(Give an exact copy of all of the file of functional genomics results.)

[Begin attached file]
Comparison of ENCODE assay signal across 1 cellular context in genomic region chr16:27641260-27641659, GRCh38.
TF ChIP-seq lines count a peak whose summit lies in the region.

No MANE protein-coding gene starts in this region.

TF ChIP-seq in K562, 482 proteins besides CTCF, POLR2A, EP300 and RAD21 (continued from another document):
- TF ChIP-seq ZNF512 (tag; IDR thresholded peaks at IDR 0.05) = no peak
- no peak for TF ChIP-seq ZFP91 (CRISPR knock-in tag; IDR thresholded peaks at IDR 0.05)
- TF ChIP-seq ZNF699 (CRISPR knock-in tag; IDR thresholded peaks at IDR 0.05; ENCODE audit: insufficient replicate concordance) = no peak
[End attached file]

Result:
Comparison of ENCODE assay signal across 1 cellular context in genomic region chr16:27641260-27641659, GRCh38.
TF ChIP-seq lines count a peak whose summit lies in the region.

No MANE protein-coding gene starts in this region.

TF ChIP-seq in K562, 482 proteins besides CTCF, POLR2A, EP300 and RAD21 (continued from another document):
- TF ChIP-seq ZNF512 (tag; IDR thresholded peaks at IDR 0.05) = no peak
- no peak for TF ChIP-seq ZFP91 (CRISPR knock-in tag; IDR thresholded peaks at IDR 0.05)
- TF ChIP-seq ZNF699 (CRISPR knock-in tag; IDR thresholded peaks at IDR 0.05; ENCODE audit: insufficient replicate concordance) = no peak